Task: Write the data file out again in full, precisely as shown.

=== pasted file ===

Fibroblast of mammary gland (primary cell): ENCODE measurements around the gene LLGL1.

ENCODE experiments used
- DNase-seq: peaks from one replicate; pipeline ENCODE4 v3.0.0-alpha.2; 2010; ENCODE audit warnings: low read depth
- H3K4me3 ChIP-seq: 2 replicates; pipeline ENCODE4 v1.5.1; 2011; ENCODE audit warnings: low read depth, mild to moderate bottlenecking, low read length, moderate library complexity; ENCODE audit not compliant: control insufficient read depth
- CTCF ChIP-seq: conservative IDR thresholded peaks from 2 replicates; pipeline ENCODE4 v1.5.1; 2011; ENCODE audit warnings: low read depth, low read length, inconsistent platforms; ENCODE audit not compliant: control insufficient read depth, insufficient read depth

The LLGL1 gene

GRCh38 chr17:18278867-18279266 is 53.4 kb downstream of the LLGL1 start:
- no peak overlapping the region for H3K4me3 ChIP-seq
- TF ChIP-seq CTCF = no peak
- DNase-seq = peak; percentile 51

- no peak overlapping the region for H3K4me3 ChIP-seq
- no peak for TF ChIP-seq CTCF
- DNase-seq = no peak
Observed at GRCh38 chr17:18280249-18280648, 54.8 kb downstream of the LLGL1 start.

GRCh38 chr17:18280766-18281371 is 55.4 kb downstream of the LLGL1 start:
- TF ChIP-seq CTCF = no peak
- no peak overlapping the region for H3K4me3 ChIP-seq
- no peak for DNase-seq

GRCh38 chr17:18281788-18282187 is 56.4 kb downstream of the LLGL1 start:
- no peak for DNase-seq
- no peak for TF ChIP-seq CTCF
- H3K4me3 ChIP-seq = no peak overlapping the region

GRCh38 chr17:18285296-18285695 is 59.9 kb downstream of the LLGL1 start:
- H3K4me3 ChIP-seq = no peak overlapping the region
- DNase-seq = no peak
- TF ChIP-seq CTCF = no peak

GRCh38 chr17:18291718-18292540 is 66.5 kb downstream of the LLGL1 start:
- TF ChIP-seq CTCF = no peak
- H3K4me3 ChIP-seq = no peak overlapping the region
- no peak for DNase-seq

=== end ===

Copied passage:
Fibroblast of mammary gland (primary cell): ENCODE measurements around the gene LLGL1.

ENCODE experiments used
- DNase-seq: peaks from one replicate; pipeline ENCODE4 v3.0.0-alpha.2; 2010; ENCODE audit warnings: low read depth
- H3K4me3 ChIP-seq: 2 replicates; pipeline ENCODE4 v1.5.1; 2011; ENCODE audit warnings: low read depth, mild to moderate bottlenecking, low read length, moderate library complexity; ENCODE audit not compliant: control insufficient read depth
- CTCF ChIP-seq: conservative IDR thresholded peaks from 2 replicates; pipeline ENCODE4 v1.5.1; 2011; ENCODE audit warnings: low read depth, low read length, inconsistent platforms; ENCODE audit not compliant: control insufficient read depth, insufficient read depth

The LLGL1 gene

GRCh38 chr17:18278867-18279266 is 53.4 kb downstream of the LLGL1 start:
- no peak overlapping the region for H3K4me3 ChIP-seq
- TF ChIP-seq CTCF = no peak
- DNase-seq = peak; percentile 51

- no peak overlapping the region for H3K4me3 ChIP-seq
- no peak for TF ChIP-seq CTCF
- DNase-seq = no peak
Observed at GRCh38 chr17:18280249-18280648, 54.8 kb downstream of the LLGL1 start.

GRCh38 chr17:18280766-18281371 is 55.4 kb downstream of the LLGL1 start:
- TF ChIP-seq CTCF = no peak
- no peak overlapping the region for H3K4me3 ChIP-seq
- no peak for DNase-seq

GRCh38 chr17:18281788-18282187 is 56.4 kb downstream of the LLGL1 start:
- no peak for DNase-seq
- no peak for TF ChIP-seq CTCF
- H3K4me3 ChIP-seq = no peak overlapping the region

GRCh38 chr17:18285296-18285695 is 59.9 kb downstream of the LLGL1 start:
- H3K4me3 ChIP-seq = no peak overlapping the region
- DNase-seq = no peak
- TF ChIP-seq CTCF = no peak

GRCh38 chr17:18291718-18292540 is 66.5 kb downstream of the LLGL1 start:
- TF ChIP-seq CTCF = no peak
- H3K4me3 ChIP-seq = no peak overlapping the region
- no peak for DNase-seq